An evaluation of a health status measure and two health utility measures in patients with inflammatory polyarthritis

MJ Harrison

    Research output: ThesisDoctoral Thesis

    190 Downloads (Pure)


    Background: The ability to measure health and the value of improving or declining health is crucial to the evaluation of health care interventions. Many generic and disease specific health status measures exist for use in patients with rheumatoid arthritis (RA). The Overall Status in Rheumatoid Arthritis (OSRA) measure is a new and simple measure with early evidence of construct validity. Generic health profiles with attached utility weights such as the EuroQol EQ-5D and the SF-6D (calculated from the Medical Outcome Study 36-item short-form health survey) allow the quantification of a patient???s health relative to perfect health and death, and can be used to estimate quality adjusted life years (QALYs). The EQ-5D is extensively used in RA, but has potential limitations. The SF-6D appears to have potential, but needs further evaluation. The aim of this thesis was to assess the validity and responsiveness of the EQ5D, SF-6D and OSRA in UK RA patients, and compare the performance and implications of the use of the EQ-5D and SF-6D.Methods and subjects: Patient data were obtained from three sources; the Steroids in Very Early Arthritis (STIVEA) (n=256) and British Rheumatoid arthritis Outcome Study Group (BROSG) (n=466) randomised controlled trials, and the British Society for Rheumatology Biologics Register (BSRBR) (n=129). The data used included lifestyle and demographic factors, disease activity (DAS28), functional disability (HAQ), X-rays to assess erosive damage, the EQ-5D and the SF-6D. The OSRA was collected only in the BROSG trial. Visual analogue scales (VAS) of pain and fatigue were collected in BROSG and STIVEA. Construct validity was tested by correlating the EQ-5D, SF-6D and OSRA with a range of outcome measures for RA. Responsiveness to change was assessed using minimum important differences (MID), effect size (ES) and standardised response means (SRM), and compared using ratios. EQ-5D profiles placing arthritis patients in utility states ???worse than death??? (negative scores) were described and assessed using linear and logistic regression. The implications of using the EQ-5D and SF-6D in economic evaluation were compared by cost-effectiveness analyses of the BROSG trial.Results: The correlation of the EQ-5D and SF-6D was moderate to high (0.67). Both measures had moderate to high correlations with disease activity, physical function, joint damage and fatigue. The OSRA Activity (OSRA-A) and Damage (OSRA???D) correlated strongly with measures of related aspects of disease. The EQ-5D, SF-6D and OSRA discriminated between known differences in health status across groups defined by social deprivation and disease activity. The EQ-5D MID was 0.04 for improvement and 0.10 for deterioration. The SF-6D MID was 0.04 in both directions. The SF-6D was more responsive to improvement (EQ-5D: SF-6D ES ratio 0.78-0.88) and the EQ-5D more responsive to deterioration (ES ratio 1.14) in health. The OSRA-A was the most sensitive disease specific measure in the BROSG trial, and the OSRA ???D was more responsive than the HAQ. The factors associated with being in a ???worse than death??? health state were male gender, the HAQ, SF-36 mental composite scale, pain VAS, and erythrocyte sedimentation rate (a marker of inflammation). Pain was the predominant factor and was scored at the most extreme level in every worse than death profile. The cost-effectiveness analyses (BROSG trial), found net quality adjusted life years (QALYs) were greater for the EQ-5D (0.07) than the SF-6D (0.05), but had higher variance than the SF-6D. Conclusions: The EQ-5D and SF-6D appear valid and responsive to changes in health in RA, but measure subtly different aspects of health. There are issues with both measures, and cost-effectiveness conclusions of a study could differ according to which measure was used. The EQ-5D may be more likely to demonstrate that an intervention is cost effective than the SF-6D, due to its larger mean change in response to change in health status. The OSRA is valid for use in RA and its responsiveness suggests potential for inclusion in clinical trials.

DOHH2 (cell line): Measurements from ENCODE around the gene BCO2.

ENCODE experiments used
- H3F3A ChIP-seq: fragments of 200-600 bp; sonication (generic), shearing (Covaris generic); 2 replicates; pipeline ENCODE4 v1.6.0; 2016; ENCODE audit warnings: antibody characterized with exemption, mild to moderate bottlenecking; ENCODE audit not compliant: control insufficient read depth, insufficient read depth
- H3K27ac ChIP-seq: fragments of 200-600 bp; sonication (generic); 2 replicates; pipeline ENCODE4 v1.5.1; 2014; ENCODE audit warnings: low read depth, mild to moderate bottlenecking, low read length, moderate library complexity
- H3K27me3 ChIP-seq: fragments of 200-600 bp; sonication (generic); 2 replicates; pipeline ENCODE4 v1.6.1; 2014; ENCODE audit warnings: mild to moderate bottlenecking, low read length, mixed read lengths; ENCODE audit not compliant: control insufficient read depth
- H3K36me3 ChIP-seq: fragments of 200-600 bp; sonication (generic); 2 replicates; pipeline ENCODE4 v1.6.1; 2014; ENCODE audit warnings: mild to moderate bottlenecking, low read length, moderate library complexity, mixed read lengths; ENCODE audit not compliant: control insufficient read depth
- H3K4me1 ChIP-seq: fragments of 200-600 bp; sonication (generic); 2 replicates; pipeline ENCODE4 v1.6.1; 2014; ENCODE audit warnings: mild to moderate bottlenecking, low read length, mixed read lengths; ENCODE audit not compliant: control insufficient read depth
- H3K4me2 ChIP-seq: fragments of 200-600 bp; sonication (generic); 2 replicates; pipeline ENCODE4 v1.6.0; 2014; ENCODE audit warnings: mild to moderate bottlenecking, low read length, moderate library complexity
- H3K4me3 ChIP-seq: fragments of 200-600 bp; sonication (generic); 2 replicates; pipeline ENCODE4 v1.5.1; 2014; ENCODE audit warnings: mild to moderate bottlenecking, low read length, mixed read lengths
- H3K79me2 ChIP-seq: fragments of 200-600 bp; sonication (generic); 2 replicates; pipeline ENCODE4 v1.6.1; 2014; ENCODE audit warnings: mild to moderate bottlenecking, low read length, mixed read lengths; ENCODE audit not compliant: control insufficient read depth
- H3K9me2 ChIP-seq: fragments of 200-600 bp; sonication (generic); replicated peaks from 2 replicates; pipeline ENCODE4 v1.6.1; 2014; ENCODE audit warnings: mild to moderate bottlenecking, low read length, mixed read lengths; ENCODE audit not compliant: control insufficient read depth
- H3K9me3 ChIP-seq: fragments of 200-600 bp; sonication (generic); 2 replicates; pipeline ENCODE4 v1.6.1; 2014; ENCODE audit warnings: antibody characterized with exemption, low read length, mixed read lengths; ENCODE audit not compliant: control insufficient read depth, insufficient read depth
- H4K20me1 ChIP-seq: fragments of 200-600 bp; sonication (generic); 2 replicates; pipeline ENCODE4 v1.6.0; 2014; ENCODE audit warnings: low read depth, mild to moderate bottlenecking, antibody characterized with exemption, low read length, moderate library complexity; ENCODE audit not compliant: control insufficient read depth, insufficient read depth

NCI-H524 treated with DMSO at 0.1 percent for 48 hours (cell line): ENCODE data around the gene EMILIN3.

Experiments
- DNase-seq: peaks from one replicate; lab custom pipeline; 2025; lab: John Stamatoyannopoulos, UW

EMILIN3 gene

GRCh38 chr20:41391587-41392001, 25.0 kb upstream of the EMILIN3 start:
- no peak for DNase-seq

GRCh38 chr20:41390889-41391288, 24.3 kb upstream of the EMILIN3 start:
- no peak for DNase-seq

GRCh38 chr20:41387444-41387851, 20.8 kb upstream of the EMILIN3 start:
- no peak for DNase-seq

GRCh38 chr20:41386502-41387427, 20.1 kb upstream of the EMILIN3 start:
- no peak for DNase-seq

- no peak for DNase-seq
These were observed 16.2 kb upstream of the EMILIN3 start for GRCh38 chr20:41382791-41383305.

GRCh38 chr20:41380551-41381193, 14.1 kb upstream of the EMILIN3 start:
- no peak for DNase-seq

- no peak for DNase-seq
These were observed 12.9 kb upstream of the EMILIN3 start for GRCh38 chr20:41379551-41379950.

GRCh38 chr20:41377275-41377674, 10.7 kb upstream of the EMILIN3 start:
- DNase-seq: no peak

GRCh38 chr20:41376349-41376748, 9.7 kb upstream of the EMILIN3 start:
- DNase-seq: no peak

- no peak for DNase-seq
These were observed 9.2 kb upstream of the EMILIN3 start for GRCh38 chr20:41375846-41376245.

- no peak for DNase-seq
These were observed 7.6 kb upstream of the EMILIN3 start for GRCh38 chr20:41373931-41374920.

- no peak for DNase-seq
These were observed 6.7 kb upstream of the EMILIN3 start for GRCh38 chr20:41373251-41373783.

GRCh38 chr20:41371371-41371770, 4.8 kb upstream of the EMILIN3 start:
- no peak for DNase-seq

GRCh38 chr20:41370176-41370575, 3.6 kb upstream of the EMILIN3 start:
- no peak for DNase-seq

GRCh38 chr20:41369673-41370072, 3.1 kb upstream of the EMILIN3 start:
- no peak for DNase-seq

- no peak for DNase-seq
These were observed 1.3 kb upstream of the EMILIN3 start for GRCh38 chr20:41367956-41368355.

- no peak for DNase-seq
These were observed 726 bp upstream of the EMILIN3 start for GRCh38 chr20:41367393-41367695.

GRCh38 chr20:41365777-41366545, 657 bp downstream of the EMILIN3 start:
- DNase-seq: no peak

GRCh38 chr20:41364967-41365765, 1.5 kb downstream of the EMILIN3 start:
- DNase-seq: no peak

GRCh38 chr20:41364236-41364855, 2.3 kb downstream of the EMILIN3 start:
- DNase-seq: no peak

Original languageEnglish
    Awarding Institution
    • The University of Manchester
    Publication statusPublished - Sept 2008


    • health-related quality of life
    • health status
    • quality-adjusted life years
    • utility
    • validity
    • responsiveness
    • rheumatoid arthritis
    • epidemiology
    • health economics


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